The presence or absence of the GIT strongly influenced many of the findings in the current study. The differential dilutional effect of the GIT on the results when normalized for CP simply reflects that the GITs contain much less protein overall compared to the entire carcass. In addition, the effect of the GITs with their contents suggests that they contain lower concentrations of most AA and/or differences in concentrations relative to total N. The contribution of nonprotein N present in GIT may lead to further overestimates of CP when using the standard conversion factor of 6. 25. For example, although samples from hindgut fermenters, such as rabbits and horses, were not assessed, a previous study of cattle, pig, and chicken manure reported exact conversion values based on AA composition of 4. 78–5. 36 ( 28 ). In the present study, AA were also diluted on a DM basis in the samples with GIT. Although AA concentrations were always higher in samples without GITs, the specific AA that were apparently affected by GIT inclusion differed between the fresh and frozen groups. In the frozen group, three AA showed significant differences between samples with and without GIT (taurine, glycine, and cysteine), which were not apparent in fresh samples, and in the fresh group, four AA were significantly higher in samples without GITs but lost this effect after freezing (methionine, isoleucine, leucine, and tyrosine). This may reflect differential effects of freezer storage on individual AA or simply variability among samples. When normalized for protein content and compared on a g/16 g N basis, there were fewer differences in frozen vs. fresh samples. The AA concentrations of frozen samples with and without GITs were surprisingly stable; only methionine was lower and proline was higher in samples without GITs.
Freezing did not impact body water or CP content but appeared to have an effect on some AA when compared to fresh samples. Overall, cysteine, proline, glycine, and histidine followed the same pattern of change pre- and post-freezing in the samples with and without GITs, suggesting that these are likely affected by one or more aspects of handling or storage universal to all samples (i. e., freezing). However, threonine, serine, glycine, and histidine changed concentrations between fresh and frozen samples with GITs but not between those without, indicating some impact of the presence of the GIT and its contents. However, only threonine and histidine are essential AA. Surprisingly, seven other AA decreased in frozen samples of ground rabbit without GITs, indicating differential effects of freezing with or without the presence of the GIT. Likewise, when compared on % DM, for rabbits ground with GITs and for those without GITs, the findings were very similar except for a decrease in phenylalanine and no change in histidine for rabbits with GITs ( Table 2 ). For those without GITs, the pattern of change was the same whether in g/16 g N or a percentage basis except that glutamate was not different.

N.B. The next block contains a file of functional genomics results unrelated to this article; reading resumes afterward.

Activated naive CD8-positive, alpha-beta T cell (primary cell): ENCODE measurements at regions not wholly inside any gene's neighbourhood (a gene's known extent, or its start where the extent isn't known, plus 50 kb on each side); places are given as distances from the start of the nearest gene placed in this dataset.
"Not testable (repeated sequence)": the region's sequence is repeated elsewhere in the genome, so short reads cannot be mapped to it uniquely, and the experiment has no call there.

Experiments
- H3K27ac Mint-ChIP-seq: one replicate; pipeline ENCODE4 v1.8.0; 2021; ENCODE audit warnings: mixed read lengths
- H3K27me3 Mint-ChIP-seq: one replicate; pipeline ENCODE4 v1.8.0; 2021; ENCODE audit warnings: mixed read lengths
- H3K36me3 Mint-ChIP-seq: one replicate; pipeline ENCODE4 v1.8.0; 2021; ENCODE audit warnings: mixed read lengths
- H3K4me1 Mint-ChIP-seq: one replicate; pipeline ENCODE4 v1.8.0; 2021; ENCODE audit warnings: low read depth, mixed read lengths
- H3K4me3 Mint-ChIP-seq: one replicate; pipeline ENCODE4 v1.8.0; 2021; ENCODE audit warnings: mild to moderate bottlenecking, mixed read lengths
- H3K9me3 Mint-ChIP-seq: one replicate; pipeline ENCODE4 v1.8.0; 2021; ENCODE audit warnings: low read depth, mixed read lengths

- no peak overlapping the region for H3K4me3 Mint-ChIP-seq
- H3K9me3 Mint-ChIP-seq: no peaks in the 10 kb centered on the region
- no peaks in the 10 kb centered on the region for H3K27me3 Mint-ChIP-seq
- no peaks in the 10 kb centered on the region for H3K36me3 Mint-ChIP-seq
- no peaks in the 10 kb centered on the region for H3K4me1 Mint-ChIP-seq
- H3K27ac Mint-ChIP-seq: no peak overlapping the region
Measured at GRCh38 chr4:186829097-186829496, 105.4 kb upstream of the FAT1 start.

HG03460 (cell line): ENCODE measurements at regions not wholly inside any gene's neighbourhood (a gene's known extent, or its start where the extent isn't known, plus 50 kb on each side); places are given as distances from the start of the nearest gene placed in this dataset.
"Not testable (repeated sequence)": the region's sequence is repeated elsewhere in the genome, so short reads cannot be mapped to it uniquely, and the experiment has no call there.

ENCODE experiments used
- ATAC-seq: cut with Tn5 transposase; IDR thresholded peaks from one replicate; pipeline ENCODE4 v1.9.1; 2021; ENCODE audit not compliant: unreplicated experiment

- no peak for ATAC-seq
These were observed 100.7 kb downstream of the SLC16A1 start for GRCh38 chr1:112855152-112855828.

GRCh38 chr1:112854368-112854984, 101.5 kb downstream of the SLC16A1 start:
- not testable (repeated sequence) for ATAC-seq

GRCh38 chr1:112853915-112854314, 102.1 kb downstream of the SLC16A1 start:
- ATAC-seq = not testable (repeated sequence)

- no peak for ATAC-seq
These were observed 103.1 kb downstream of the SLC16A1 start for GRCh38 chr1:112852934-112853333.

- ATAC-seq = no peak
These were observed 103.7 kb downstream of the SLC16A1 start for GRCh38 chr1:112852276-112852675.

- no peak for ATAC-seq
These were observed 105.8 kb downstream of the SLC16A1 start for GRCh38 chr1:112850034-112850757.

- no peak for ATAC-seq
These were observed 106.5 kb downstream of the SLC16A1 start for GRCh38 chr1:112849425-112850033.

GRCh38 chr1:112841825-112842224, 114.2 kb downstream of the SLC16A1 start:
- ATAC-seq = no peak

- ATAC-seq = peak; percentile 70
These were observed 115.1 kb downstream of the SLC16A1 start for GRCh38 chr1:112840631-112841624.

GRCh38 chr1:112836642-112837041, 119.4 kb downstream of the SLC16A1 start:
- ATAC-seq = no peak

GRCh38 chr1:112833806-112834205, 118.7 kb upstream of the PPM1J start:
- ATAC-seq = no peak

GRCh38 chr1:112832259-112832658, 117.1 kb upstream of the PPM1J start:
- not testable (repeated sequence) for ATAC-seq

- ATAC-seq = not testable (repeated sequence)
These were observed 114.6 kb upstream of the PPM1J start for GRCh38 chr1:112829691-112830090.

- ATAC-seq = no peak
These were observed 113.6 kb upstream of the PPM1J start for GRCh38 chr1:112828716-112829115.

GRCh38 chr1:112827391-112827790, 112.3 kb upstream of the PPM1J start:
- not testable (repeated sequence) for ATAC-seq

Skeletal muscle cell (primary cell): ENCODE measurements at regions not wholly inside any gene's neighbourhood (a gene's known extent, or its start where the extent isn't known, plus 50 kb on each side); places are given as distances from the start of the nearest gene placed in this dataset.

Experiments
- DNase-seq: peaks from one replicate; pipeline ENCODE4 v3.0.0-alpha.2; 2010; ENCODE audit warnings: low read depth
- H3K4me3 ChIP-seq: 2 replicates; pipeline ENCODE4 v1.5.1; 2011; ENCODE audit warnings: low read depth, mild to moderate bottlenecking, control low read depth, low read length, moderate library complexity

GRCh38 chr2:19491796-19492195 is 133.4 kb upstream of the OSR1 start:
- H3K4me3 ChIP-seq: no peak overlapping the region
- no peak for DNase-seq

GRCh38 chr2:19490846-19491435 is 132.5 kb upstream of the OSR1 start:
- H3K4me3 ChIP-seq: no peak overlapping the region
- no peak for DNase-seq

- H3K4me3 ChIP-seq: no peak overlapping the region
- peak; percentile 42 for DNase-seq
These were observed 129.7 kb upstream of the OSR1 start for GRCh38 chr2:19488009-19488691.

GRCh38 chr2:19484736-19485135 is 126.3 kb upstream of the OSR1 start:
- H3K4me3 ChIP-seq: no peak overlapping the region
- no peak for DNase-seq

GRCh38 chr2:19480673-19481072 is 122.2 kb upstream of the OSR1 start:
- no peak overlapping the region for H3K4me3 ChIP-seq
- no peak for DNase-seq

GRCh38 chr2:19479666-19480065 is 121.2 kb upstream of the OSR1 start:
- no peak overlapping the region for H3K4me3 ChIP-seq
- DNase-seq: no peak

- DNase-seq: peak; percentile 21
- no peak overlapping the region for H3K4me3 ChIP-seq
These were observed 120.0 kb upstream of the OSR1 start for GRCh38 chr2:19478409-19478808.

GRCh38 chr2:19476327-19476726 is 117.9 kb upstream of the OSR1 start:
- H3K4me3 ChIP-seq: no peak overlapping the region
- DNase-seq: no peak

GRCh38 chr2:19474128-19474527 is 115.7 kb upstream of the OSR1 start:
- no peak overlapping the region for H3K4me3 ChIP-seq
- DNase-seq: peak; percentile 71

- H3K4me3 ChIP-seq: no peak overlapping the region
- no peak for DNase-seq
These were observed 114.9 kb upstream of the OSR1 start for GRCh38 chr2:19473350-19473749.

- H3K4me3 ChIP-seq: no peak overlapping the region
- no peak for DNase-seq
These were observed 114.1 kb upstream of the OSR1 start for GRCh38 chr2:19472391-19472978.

based on your requirements 311 professionals
Although glycine (on a g/16 g N basis) was also not different between groups with or without GITs when either fresh or frozen, it was higher in fresh samples with GITs compared to frozen. Glycine concentrations of gut contents are likely influenced by the exclusive conjugation of bile acids in the rabbit with this AA ( 29 ), depending on the presence and quantity of bile acids in the sample. The stability of glycine as a bile conjugate vs. when present in peptides and proteins has not been described in the literature to the author’s knowledge, but it is possible that degradation of glycine in GIT contents during freezer storage could explain the differences seen in the present study. As already described, the apparent dilutional effect of GIT contents may also have played a role as especially evident on an absolute basis.
Although a pattern was not consistently obvious, it appeared that AA concentrations of rabbits with GITs trended toward the high end of the range for the rabbit with the smallest proportional GIT plus contents and trended toward the lower end of the range for the rabbit with the largest GIT plus contents (as % BW, DM basis). Assuming the majority of GIT weight is from contents, this further indicates a dilutional effect from the GIT contents, tempered by the AA concentrations of the GIT itself.